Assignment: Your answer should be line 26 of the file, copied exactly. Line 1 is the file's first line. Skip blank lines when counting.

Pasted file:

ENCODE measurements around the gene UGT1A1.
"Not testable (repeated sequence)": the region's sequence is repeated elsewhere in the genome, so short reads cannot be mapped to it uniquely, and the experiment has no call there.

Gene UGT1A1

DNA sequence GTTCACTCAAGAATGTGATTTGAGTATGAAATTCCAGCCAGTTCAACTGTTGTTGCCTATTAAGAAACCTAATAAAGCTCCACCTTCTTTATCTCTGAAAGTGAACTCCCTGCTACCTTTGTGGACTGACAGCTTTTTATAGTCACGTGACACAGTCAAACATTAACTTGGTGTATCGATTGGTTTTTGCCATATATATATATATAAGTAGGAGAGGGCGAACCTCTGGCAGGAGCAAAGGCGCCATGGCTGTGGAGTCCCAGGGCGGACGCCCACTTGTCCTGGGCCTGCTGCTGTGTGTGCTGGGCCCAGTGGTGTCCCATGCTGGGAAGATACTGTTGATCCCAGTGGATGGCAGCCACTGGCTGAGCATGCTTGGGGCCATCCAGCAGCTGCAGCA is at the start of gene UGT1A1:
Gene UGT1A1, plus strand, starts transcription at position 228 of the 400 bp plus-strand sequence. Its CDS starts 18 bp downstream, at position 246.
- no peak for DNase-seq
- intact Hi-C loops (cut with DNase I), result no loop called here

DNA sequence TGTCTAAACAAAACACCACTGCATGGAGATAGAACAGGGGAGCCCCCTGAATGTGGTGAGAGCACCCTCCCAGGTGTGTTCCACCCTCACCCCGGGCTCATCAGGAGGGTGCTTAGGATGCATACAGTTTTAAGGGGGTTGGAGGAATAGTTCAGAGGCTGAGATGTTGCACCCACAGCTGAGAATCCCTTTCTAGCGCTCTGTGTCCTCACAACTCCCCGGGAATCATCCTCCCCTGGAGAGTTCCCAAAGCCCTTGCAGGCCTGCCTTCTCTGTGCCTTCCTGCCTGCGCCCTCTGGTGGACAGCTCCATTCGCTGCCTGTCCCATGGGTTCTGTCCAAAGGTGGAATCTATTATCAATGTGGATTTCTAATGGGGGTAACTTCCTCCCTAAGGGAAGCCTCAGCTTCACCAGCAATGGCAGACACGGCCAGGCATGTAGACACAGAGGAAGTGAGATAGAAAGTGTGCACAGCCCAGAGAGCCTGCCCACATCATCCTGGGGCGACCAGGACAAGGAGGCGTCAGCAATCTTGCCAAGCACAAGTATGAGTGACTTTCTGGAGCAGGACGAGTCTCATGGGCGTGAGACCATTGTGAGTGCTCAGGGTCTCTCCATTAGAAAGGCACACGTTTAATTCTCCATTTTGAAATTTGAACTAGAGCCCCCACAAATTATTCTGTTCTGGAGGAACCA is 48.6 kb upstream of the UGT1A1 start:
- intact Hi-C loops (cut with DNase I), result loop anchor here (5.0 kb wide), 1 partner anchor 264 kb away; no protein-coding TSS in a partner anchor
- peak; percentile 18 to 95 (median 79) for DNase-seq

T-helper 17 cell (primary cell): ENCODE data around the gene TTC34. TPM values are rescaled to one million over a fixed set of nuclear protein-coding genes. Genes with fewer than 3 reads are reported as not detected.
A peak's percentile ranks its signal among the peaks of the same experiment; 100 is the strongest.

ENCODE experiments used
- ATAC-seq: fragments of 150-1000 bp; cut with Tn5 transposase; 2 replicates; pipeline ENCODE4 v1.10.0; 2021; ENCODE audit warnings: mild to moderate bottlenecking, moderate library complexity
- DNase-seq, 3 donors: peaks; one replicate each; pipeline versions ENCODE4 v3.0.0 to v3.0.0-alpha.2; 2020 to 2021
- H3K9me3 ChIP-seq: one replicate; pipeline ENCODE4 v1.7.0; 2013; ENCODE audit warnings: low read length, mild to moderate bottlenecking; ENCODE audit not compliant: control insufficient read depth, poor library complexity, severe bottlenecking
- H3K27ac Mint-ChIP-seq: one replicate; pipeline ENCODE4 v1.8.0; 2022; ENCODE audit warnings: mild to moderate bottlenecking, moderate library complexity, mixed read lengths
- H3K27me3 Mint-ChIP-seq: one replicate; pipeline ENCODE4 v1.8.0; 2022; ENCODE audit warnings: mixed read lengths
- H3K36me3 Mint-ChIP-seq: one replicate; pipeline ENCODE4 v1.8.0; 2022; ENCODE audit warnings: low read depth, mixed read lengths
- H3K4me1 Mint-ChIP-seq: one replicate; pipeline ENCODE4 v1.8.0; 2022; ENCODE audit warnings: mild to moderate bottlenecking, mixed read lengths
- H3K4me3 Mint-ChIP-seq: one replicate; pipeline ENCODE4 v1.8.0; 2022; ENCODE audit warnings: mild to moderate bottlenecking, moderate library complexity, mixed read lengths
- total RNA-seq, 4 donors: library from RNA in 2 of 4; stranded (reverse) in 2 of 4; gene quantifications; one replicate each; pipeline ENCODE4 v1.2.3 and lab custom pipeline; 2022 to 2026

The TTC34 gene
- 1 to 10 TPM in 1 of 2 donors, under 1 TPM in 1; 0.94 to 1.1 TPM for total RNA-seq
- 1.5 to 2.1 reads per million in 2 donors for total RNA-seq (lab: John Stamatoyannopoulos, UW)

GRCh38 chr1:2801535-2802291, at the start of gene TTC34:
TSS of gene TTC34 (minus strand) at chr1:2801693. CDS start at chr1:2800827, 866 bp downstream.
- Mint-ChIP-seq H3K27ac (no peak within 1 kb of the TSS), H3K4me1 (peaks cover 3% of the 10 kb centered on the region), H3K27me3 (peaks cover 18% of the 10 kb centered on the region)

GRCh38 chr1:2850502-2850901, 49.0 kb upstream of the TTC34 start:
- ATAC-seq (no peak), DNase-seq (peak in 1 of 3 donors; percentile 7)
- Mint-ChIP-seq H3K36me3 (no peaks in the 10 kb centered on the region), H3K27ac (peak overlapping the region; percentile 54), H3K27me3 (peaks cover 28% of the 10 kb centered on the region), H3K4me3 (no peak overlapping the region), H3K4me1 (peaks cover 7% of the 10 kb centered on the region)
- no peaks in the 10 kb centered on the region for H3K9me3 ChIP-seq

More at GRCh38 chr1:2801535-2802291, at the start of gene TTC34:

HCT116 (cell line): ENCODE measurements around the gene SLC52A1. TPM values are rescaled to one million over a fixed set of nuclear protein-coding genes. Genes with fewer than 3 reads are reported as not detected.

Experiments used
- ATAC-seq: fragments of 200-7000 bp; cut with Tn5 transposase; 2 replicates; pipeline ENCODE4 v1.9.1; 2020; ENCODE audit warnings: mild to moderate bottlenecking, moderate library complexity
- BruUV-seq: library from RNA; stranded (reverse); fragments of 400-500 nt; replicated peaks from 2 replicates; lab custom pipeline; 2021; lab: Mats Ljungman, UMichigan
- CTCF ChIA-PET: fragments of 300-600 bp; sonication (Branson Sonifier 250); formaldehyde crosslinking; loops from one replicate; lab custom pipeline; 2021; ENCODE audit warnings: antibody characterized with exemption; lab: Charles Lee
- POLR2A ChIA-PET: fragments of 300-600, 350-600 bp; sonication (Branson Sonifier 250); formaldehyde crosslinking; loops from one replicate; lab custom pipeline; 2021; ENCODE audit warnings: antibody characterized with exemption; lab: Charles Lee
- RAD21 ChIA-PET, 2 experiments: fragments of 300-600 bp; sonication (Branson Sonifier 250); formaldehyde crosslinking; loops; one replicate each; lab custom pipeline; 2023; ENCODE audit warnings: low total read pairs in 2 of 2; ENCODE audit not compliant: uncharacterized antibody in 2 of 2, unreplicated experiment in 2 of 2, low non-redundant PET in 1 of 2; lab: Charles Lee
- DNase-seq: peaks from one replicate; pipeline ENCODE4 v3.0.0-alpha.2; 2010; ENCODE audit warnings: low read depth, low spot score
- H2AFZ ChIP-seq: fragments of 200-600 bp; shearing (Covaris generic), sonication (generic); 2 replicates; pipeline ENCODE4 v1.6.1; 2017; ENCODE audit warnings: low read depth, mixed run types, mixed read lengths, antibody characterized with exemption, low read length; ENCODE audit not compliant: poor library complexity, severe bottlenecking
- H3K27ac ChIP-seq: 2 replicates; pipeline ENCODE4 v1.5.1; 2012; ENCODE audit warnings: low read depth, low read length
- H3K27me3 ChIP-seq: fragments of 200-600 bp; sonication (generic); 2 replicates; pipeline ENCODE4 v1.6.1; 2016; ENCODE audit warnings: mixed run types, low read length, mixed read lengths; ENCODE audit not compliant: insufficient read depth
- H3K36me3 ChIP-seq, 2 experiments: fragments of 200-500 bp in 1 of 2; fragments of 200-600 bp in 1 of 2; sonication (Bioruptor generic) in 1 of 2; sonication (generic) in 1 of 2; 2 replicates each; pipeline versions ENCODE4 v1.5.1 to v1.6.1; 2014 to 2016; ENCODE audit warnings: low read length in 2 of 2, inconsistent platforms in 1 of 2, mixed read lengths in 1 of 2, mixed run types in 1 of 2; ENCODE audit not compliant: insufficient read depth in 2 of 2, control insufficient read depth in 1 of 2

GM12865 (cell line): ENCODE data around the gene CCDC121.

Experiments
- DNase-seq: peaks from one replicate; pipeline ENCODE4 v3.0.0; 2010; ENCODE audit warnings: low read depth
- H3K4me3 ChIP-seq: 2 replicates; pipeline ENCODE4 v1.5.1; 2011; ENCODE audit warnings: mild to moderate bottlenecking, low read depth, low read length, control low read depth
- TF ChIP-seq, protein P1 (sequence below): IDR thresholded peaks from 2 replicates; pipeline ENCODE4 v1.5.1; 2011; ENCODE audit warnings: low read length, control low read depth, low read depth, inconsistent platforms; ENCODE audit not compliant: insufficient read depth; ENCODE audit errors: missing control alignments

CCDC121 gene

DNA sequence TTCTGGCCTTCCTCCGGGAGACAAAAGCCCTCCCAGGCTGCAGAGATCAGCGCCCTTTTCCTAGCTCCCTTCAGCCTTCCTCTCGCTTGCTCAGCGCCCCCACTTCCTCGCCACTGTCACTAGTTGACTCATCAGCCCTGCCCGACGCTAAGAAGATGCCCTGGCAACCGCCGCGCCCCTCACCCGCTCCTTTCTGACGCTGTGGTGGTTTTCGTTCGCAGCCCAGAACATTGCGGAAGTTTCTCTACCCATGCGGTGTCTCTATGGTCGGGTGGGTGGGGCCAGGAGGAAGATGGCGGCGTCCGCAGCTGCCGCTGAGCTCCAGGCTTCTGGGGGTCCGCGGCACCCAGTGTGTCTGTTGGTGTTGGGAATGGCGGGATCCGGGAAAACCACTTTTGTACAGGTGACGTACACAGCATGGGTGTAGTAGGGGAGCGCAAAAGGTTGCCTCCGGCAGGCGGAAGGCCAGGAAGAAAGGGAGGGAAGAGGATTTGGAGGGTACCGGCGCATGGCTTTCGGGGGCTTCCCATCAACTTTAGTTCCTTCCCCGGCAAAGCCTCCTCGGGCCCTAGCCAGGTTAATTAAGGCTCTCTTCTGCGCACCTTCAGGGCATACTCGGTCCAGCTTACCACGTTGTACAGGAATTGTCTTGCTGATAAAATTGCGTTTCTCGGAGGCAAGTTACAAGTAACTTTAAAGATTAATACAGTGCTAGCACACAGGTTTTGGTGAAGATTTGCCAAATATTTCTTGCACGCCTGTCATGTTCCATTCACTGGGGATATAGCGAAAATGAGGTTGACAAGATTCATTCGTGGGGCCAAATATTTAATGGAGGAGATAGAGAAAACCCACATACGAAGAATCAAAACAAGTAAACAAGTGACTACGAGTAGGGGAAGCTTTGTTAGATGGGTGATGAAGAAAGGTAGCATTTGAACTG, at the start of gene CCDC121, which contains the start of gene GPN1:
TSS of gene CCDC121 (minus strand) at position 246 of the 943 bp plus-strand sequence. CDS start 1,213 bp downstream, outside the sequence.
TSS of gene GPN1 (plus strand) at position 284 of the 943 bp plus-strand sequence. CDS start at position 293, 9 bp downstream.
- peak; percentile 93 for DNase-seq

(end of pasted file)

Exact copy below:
GRCh38 chr1:2801535-2802291, at the start of gene TTC34: